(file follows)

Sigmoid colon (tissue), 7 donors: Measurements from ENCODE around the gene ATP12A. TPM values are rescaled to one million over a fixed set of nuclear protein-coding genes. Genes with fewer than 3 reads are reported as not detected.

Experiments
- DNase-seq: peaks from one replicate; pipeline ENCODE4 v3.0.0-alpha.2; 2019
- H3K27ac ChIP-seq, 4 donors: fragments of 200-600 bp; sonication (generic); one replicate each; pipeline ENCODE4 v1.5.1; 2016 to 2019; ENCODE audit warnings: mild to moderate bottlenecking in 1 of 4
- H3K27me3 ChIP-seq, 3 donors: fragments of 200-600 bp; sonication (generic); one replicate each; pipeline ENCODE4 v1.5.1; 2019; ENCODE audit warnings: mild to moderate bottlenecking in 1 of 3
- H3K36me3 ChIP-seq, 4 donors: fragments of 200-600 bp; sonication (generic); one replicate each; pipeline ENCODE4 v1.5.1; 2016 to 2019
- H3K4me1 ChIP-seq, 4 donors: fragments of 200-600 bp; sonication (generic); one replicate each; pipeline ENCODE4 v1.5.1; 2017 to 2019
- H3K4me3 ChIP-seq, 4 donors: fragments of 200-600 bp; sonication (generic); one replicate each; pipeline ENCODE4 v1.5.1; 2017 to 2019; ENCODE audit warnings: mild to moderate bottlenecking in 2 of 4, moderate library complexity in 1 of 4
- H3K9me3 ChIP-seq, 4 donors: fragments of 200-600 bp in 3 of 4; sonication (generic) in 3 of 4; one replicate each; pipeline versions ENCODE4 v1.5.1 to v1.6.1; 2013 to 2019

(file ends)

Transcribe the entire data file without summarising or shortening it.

Sigmoid colon (tissue), 7 donors: Measurements from ENCODE around the gene ATP12A. TPM values are rescaled to one million over a fixed set of nuclear protein-coding genes. Genes with fewer than 3 reads are reported as not detected.

Experiments
- DNase-seq: peaks from one replicate; pipeline ENCODE4 v3.0.0-alpha.2; 2019
- H3K27ac ChIP-seq, 4 donors: fragments of 200-600 bp; sonication (generic); one replicate each; pipeline ENCODE4 v1.5.1; 2016 to 2019; ENCODE audit warnings: mild to moderate bottlenecking in 1 of 4
- H3K27me3 ChIP-seq, 3 donors: fragments of 200-600 bp; sonication (generic); one replicate each; pipeline ENCODE4 v1.5.1; 2019; ENCODE audit warnings: mild to moderate bottlenecking in 1 of 3
- H3K36me3 ChIP-seq, 4 donors: fragments of 200-600 bp; sonication (generic); one replicate each; pipeline ENCODE4 v1.5.1; 2016 to 2019
- H3K4me1 ChIP-seq, 4 donors: fragments of 200-600 bp; sonication (generic); one replicate each; pipeline ENCODE4 v1.5.1; 2017 to 2019
- H3K4me3 ChIP-seq, 4 donors: fragments of 200-600 bp; sonication (generic); one replicate each; pipeline ENCODE4 v1.5.1; 2017 to 2019; ENCODE audit warnings: mild to moderate bottlenecking in 2 of 4, moderate library complexity in 1 of 4
- H3K9me3 ChIP-seq, 4 donors: fragments of 200-600 bp in 3 of 4; sonication (generic) in 3 of 4; one replicate each; pipeline versions ENCODE4 v1.5.1 to v1.6.1; 2013 to 2019